As plainly as possible, state your request, such as temporarily delaying payments, waiving late fees, or forgiving this month’s payment. You’ll probably have more success if you request a temporary forbearance and assure your creditors that you will use that time to prepare to make future payments.

You can also settle your debt for less than the original amount. Keep reading to learn more.

5. Give a realistic timeline

Explain that if you are granted a temporary forbearance or some other form of relief, you expect to be able to recover within a reasonable amount of time, after which you will resume your normal payment schedule. Just remember to be realistic. Don’t promise a speedy recovery only to realize that you’re just as strapped the following month.

6. Submit supporting documentation

Providing proof of your hardship can help your case. Send a copy of your medical bills, unemployment notice, or other documents to demonstrate that you’ve hit an unexpected financial setback.

7. Keep making payments while waiting for a response

After submitting a hardship letter, keep making regular, on-time payments until you hear back from your creditor. Otherwise, you could damage your credit due to late or missed payments.

Will my creditor agree to my hardship letter?

Every creditor is different, so there’s no guarantee that your hardship letter will be accepted. But writing a letter gives you the best possible chance of experiencing relief.

Let’s look at an example of how to use a hardship letter.

Example: Janice bought a new car a year ago and had been making consistent on-time payments. But that was before she broke her leg in a skiing accident. Even with health insurance, her high deductible left her struggling to keep up with her bills. So, Janice wrote a hardship letter to her auto lender, explaining what had happened. She requested that the lender pause her payments for two months while she paid down her medical bills. While waiting for a response, she continued to make on-time payments. Once her lender agreed, she was able to pause payments and get financially caught up.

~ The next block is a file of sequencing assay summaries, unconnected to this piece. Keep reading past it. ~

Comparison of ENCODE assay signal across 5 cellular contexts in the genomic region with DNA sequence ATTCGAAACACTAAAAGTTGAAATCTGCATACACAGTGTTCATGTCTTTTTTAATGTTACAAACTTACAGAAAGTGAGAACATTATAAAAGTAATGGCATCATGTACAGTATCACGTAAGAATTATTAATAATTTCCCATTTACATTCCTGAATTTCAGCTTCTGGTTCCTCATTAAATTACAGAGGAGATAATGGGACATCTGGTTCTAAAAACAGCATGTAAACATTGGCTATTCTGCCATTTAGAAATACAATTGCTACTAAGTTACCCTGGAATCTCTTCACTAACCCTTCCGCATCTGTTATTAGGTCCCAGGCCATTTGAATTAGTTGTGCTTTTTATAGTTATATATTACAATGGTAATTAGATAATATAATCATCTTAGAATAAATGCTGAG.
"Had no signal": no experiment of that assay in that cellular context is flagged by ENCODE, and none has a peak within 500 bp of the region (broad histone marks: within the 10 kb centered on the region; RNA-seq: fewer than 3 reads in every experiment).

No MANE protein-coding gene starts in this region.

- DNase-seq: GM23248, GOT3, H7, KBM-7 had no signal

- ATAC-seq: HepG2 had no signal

Respond quickly to debt collection lawsuits with SoloSettle.

Settle your debt after explaining your financial hardship

In extreme circumstances, you may need more than just a break from debt payments. If you get over your head with debt, the best way to resolve it may be through debt settlement.

If you can show that you are not in a position to pay off a debt, many creditors and debt collectors will work with you, but you may need to negotiate. When you settle a debt, you agree to pay off a percentage of the debt and be forgiven for the rest. The settlement clears your name of the debt for good as long as you get written documentation of the agreement.

SoloSettle, powered by SoloSuit, can help you negotiate a settlement that works for you and your financial circumstances. Our software walks you through the negotiation process and documents all your communications with your creditor or collector.

Watch the following video for a real example of how Dianne, a SoloSuit customer, was able to settle her debt after experiencing financial hardship.

>>Read the FastCompany article: Debt Lawsuits Are Complicated: This Website Makes Them Simpler To Navigate

>>Read the NPR story on SoloSuit. (We can help you in all 50 states.)